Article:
Where are all the geek chicks?
I saw this excellent article in a redirect from the NSF newsletter (also some interesting comments on the NSF Advance program to increase women in science and engineering).
Basically, it is another look at the low numbers of women entering STEM professions, followed by a few inspiring stories. [At least the stories are inspiring, but for inspiring stories I would really recommend "She's such a geek" which I think some of you contributed to :)]
I am getting really tired of the sad stories about how women don't want to go into STEM, and how the environment is really unsupportive, and the calls for change that never comes. Last week I represented R1U at the Society for Women Engineers national meeting. One of the good things about this meeting was that I attended with two other young women faculty. Unfortunately, one of them has struggled and the tales of her difficulties were a little disheartening to me. I am in a field which has good (well, relatively) historical #s of women. She is not. My department could not be more supportive. I am included in large multi-PI proposals, my outgoing proposals are read by at least 2-3 faculty in the department, I have established collaborations with my colleagues, my department is quick to nominate me for young investigator awards, and my chair is flexible and fair. I have had great mentorship. She, on the other hand, has not, and has been left to float in a sea of uncertainty. I think mentorship does go a long way toward solving some of the problems. But, there is no easy answer here.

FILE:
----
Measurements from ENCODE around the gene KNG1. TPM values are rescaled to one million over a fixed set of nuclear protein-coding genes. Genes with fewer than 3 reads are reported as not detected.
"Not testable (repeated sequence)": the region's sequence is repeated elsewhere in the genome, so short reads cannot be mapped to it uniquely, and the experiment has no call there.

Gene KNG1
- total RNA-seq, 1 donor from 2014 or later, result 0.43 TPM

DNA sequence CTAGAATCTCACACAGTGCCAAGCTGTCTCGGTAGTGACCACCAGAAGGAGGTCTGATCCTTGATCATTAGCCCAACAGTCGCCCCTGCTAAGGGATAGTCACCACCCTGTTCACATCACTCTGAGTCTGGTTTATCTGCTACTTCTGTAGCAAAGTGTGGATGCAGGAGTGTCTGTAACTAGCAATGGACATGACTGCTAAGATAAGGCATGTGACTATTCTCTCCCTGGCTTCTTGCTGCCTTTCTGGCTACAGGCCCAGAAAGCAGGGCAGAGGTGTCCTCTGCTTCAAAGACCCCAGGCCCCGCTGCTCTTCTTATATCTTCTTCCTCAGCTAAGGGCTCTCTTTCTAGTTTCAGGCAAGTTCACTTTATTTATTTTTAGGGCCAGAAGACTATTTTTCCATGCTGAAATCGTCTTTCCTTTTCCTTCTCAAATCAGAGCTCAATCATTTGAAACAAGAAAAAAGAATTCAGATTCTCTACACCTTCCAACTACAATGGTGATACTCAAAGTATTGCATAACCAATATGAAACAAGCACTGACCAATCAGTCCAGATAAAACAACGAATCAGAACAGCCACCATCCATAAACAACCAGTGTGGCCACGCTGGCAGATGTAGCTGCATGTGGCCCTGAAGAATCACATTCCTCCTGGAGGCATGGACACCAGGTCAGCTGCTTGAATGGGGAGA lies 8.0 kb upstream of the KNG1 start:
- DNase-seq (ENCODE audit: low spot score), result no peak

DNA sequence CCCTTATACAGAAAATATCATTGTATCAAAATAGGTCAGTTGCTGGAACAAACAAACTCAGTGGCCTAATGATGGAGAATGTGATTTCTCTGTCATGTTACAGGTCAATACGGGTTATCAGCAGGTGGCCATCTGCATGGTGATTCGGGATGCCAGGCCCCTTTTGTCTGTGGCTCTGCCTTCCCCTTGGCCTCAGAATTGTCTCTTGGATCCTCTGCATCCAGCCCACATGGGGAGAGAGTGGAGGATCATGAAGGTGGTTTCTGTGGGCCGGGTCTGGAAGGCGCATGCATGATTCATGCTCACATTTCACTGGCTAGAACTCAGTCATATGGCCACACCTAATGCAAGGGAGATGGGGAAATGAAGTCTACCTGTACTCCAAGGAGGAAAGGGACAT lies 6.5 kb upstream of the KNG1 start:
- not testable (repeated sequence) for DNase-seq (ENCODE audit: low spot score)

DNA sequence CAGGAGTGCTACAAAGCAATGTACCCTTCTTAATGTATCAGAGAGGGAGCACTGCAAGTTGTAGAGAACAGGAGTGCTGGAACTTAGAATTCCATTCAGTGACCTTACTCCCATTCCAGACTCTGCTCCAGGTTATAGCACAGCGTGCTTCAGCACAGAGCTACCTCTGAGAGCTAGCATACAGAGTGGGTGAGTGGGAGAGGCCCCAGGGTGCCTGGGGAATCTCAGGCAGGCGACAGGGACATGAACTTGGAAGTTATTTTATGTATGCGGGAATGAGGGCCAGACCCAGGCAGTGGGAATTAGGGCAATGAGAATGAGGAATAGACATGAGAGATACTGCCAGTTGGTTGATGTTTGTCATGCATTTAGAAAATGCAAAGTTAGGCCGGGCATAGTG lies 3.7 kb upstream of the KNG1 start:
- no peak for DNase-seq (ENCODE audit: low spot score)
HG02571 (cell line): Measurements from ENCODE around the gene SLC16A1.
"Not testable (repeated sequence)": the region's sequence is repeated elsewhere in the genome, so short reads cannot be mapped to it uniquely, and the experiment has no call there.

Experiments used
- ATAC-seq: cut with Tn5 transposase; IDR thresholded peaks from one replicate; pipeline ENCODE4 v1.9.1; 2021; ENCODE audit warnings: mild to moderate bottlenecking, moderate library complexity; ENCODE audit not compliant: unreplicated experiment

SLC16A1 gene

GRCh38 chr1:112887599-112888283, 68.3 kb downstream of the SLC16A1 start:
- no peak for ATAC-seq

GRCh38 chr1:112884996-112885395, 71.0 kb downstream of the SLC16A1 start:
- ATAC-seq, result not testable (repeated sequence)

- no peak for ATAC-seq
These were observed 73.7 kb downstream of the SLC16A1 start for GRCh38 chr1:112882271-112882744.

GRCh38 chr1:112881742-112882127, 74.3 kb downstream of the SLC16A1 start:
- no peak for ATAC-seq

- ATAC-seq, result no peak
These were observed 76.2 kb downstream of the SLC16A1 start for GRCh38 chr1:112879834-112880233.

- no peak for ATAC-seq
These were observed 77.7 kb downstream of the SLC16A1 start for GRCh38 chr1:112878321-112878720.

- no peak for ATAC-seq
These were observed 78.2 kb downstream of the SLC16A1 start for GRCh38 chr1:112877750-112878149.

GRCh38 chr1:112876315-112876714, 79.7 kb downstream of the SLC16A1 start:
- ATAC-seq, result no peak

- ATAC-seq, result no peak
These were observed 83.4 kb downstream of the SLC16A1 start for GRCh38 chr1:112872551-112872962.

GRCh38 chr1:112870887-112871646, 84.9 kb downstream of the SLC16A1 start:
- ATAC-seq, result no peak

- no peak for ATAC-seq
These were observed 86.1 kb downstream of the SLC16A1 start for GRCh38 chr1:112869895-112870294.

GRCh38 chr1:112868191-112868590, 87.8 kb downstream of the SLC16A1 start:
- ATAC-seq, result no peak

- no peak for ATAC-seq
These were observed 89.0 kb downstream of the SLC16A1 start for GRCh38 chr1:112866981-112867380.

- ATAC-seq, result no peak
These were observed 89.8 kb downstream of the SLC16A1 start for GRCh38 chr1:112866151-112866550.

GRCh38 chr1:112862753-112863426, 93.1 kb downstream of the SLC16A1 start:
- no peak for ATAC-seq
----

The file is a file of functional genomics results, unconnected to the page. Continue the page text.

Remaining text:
I think that the problem with women and STEM is really one of culture, and until we get more women involved in the upper echelons it will persist. I've said before that it can be unnerving to walk into a seminar and realize that you are one of maybe a handful of women out of say a hundred people in a room. I think that it is also in the way that we talk to each other. One of the problems that my friend cited and that I have also experienced is that sometimes men (and yes I am generalizing here) seem to be motivated by negative feedback, whereas women can be devastated by it. I remember many afternoons spent in male advisors office where I regaled him with tales of how poorly our experiments were working. Rather than a reassuring pat on the back, I got sort of griped out about how I needed to spend more time in the lab, definitely not a motivating moment.
But most importantly in all this discussion, is that I am tired of hearing about it, and instead want to see some change. Maybe we could have a month of inspiring, how things have gone really well for me as a women in STEM stories? Perhaps an inspiring women in STEM carnival?